Even if the previously redacted material contained in AFI000021-AFI000023 qualified for protection under work product privilege, the Christensens clearly have a substantial need for the information, specifically about dates and times and parties to communication, which is in the exclusive control of AFI. Christensens correctly assert that "there is no substantial equivalent of the information" sought. "Christensens cannot obtain information on American Family's handling of their claim from any source but American Family."
Supporting Memorandum at 16-17.
Id. at 17.
AFI says AFI000024 involves "a discussion with in-house legal counsel about the facts of the claim and an analysis directly with in-house legal of the exposure if and when the matter proceeds to formal litigation." However, the content of the document clearly summarizes demands made by Christensens' counsel in at least two letters. AFI fails to demonstrate that the document was prepared in anticipation of litigation or trial or that it represents the mental impressions, conclusions, opinions, or legal theories of in-house counsel in preparation for trial. The document is discoverable and must be produced in full by AFI.
Opposing Memorandum at 15.
AFI claims document AFI000032 contains "the thought process and analysis of the adjuster in analyzing some exposure in the file." It bears an early date, and was written at a time when this was a claim, not a threat of litigation.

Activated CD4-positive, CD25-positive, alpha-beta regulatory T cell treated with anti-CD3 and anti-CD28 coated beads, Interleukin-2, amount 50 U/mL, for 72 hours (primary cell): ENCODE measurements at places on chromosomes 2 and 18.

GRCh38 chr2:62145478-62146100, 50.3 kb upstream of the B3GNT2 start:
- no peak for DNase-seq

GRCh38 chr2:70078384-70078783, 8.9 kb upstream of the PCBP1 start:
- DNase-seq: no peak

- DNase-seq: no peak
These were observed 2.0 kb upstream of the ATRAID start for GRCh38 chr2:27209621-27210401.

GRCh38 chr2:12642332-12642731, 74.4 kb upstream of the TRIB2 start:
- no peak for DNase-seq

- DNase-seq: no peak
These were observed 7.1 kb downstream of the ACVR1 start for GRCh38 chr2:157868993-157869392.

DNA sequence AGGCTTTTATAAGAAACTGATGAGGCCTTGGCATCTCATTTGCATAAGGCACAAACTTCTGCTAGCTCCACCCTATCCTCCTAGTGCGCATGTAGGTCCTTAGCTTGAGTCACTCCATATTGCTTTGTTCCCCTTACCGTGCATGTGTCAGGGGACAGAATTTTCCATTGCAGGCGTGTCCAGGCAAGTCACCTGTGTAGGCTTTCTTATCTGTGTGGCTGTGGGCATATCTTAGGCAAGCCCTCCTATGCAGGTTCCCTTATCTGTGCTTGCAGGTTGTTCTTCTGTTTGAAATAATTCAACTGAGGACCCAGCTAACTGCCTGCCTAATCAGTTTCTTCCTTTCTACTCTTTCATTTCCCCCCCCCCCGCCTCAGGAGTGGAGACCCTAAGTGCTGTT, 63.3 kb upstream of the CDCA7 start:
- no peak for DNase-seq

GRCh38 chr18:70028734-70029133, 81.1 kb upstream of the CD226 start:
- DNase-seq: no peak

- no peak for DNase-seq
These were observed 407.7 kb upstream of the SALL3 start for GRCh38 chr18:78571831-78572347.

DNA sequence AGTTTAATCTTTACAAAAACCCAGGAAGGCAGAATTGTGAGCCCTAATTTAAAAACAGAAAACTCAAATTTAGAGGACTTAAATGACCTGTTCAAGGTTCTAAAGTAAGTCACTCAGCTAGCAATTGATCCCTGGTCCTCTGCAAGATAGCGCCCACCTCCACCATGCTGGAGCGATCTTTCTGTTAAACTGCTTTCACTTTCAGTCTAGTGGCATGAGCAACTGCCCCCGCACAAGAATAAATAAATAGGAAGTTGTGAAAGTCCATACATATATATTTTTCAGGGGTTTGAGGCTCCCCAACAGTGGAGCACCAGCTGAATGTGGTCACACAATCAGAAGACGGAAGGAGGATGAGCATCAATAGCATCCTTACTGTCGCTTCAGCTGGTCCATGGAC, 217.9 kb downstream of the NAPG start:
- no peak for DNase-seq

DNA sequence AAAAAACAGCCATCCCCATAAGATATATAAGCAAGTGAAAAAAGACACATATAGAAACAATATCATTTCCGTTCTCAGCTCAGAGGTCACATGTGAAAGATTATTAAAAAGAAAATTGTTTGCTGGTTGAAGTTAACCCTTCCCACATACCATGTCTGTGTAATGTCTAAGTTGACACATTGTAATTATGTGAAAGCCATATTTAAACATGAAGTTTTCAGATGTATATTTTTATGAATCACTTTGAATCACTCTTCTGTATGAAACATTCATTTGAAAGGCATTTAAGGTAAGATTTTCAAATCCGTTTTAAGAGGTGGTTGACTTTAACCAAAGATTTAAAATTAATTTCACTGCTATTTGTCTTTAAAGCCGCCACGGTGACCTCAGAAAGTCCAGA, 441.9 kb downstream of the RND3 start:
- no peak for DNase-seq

Some small handwritten notes on AFI000747, and AFI001498 are redacted by AFI on the same claim that the notes reflect the thought process of the adjuster. While one of these notes was made when the claim was more mature, there is nothing in the notes reflecting thought process — just an intent to take further action. AFI fails to demonstrate that these documents represent attorney work product. Furthermore, in this bad-faith claim, the information about who was contacted is likely necessary for Christensens to develop their case. This information cannot be obtained elsewhere by Christensens except through "substantial hardship," and perhaps not even then.
AFI000847 is entitled "UM/UIM Injury Breakdown Worksheet" and was withheld on AFI's claim that it shows the thought process of the claims adjustor and was prepared in anticipation of litigation. This document appears to contain a summary of treatment dates and expenses and lost wages calculation. In spite of the title of that area of the form, it does not appear to contain "negotiating points" both for and against AFI. AFI does not claim the document was prepared by or for counsel, and AFI provides no facts to demonstrate that the document was prepared specifically for litigation rather than in the ordinary course of business.
Letter from S. Grace Acosta, March 14, 2011, provided with documents presented for in camera review, part of docket no. 66, lodged under seal August 29, 2011. See Notice of Delivery of Documents for In Camera Review, docket no. 53, filed March 14, 2011.
Insurance Loss Reserves
AFI redacted insurance loss reserve information from AFI000006, AFI000011, AFI000013 and AFI000014. AFI argues that insurance reserves "are either work product or attorney-client protected information and should not be disclosed." Christensens respond that in bad faith claims, "courts agree that reserve amounts are relevant and consistently ordered to be produced." This court agrees with Christensens' analysis of existing case law.